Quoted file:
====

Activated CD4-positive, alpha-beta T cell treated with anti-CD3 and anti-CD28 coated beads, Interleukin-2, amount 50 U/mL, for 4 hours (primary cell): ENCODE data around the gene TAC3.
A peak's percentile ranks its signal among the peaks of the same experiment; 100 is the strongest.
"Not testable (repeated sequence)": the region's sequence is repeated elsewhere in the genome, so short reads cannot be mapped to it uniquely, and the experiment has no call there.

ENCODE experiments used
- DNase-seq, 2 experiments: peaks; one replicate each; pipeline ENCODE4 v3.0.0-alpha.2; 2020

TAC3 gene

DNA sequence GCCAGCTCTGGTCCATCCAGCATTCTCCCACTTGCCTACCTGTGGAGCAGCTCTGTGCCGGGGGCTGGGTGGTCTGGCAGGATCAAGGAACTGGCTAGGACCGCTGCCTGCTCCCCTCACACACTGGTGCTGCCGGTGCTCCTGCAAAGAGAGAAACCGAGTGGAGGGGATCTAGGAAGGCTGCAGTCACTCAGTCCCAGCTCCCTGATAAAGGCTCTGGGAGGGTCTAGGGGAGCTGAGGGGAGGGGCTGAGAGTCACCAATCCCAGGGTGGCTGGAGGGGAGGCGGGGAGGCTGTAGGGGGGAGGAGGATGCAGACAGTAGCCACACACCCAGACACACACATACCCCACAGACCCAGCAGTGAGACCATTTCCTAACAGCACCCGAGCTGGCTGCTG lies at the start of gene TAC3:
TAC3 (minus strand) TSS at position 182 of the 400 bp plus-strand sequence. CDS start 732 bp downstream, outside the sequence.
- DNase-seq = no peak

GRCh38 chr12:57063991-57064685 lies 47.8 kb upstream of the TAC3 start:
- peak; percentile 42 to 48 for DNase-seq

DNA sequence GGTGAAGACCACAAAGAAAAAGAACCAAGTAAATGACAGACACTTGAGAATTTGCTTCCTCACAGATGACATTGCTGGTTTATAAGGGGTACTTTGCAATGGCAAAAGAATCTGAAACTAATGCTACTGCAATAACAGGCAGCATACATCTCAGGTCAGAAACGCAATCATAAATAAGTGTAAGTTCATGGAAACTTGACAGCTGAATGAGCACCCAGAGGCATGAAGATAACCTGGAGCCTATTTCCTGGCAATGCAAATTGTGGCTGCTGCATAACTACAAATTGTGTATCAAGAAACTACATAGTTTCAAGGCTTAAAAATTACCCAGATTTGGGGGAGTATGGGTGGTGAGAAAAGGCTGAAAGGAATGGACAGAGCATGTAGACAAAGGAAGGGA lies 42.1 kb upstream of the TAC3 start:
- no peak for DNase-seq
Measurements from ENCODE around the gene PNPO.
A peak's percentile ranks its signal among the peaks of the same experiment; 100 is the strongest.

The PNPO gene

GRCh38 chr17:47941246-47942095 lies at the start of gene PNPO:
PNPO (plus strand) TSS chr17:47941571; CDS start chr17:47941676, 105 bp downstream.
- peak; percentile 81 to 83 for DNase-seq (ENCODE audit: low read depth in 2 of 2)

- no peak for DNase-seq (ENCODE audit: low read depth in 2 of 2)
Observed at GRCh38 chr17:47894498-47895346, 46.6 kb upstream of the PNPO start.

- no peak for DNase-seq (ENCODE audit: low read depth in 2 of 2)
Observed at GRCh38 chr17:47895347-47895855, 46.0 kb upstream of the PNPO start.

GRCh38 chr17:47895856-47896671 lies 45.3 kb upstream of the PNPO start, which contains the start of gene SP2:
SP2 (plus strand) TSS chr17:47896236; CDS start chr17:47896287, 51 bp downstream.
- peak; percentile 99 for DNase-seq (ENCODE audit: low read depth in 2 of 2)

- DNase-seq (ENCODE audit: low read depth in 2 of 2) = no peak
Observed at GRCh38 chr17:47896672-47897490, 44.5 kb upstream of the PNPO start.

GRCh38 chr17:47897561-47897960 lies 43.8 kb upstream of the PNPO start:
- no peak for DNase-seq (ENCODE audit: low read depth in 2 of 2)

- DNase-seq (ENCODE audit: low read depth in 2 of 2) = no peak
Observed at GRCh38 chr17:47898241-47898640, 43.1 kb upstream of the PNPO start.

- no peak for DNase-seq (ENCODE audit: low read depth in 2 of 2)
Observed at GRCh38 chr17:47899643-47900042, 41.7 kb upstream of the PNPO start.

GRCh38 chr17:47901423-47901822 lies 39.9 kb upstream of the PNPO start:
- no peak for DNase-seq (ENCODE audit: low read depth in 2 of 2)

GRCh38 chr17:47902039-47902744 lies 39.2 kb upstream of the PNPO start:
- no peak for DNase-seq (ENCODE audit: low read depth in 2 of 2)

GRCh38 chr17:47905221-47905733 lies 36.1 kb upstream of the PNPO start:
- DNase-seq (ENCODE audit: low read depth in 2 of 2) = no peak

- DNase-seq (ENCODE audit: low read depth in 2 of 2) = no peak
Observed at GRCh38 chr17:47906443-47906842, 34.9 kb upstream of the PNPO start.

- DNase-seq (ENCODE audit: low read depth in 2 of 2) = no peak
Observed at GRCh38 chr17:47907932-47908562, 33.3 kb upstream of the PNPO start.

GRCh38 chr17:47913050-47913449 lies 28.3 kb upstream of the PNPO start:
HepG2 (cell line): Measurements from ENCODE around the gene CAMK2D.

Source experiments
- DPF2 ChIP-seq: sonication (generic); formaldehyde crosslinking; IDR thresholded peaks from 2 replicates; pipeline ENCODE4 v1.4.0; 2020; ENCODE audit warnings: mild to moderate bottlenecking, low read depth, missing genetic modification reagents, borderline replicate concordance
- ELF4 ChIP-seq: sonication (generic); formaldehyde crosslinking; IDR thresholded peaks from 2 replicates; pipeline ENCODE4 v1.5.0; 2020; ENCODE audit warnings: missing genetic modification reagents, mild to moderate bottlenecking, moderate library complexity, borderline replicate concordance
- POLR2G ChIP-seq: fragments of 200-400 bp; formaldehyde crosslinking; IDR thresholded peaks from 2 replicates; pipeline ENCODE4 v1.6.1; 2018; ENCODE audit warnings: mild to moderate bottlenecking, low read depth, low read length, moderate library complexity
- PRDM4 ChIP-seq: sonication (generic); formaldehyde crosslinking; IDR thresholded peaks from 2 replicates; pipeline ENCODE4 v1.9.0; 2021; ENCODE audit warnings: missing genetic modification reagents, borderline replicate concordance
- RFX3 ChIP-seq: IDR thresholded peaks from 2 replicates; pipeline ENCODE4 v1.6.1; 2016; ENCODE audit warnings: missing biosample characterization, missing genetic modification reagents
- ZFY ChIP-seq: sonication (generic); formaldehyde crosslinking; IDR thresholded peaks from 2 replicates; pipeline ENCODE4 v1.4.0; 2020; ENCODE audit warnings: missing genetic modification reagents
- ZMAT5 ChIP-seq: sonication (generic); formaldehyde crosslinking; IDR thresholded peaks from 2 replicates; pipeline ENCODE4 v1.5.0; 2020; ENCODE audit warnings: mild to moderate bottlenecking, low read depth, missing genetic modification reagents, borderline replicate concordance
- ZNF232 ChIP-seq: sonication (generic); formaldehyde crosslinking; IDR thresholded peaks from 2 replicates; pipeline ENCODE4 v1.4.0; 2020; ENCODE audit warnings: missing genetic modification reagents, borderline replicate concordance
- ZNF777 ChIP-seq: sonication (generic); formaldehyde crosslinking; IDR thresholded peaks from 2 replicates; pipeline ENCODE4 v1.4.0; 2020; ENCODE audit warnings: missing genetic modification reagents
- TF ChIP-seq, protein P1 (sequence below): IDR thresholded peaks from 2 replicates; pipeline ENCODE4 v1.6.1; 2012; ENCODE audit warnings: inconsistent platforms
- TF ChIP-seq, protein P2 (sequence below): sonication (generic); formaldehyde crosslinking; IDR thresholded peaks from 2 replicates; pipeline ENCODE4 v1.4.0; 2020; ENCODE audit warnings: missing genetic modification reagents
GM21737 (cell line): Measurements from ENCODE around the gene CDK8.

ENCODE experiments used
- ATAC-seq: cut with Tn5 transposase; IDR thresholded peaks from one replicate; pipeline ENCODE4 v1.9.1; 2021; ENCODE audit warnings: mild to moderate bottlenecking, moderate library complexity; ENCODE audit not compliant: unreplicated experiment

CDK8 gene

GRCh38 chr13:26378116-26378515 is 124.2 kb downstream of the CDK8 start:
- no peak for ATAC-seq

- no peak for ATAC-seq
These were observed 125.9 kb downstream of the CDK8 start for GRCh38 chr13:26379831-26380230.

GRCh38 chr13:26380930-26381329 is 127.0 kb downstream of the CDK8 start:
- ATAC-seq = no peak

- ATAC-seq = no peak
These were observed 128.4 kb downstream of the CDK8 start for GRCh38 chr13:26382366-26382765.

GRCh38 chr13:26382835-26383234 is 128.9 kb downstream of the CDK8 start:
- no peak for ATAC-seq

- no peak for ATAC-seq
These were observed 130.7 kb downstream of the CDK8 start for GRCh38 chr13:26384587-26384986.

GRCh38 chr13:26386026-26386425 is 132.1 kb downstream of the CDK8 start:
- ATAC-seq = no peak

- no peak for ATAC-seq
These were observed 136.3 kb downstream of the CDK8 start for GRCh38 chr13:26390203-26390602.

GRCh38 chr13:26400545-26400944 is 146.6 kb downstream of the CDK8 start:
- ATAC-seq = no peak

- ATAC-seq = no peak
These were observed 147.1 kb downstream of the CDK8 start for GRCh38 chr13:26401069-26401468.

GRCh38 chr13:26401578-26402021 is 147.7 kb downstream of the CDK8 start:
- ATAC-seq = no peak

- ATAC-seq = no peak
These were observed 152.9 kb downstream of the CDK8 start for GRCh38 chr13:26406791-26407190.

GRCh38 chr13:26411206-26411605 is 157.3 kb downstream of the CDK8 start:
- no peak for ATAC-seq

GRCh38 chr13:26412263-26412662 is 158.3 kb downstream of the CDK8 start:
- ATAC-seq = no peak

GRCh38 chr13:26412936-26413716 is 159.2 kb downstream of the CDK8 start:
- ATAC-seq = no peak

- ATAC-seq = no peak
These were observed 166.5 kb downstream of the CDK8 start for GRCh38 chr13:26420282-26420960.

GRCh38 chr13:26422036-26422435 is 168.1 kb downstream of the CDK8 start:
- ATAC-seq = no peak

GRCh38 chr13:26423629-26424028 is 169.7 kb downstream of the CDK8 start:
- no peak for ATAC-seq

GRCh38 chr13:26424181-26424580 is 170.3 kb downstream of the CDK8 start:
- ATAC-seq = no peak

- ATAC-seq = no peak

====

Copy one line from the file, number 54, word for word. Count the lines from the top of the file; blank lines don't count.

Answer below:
- ZMAT5 ChIP-seq: sonication (generic); formaldehyde crosslinking; IDR thresholded peaks from 2 replicates; pipeline ENCODE4 v1.5.0; 2020; ENCODE audit warnings: mild to moderate bottlenecking, low read depth, missing genetic modification reagents, borderline replicate concordance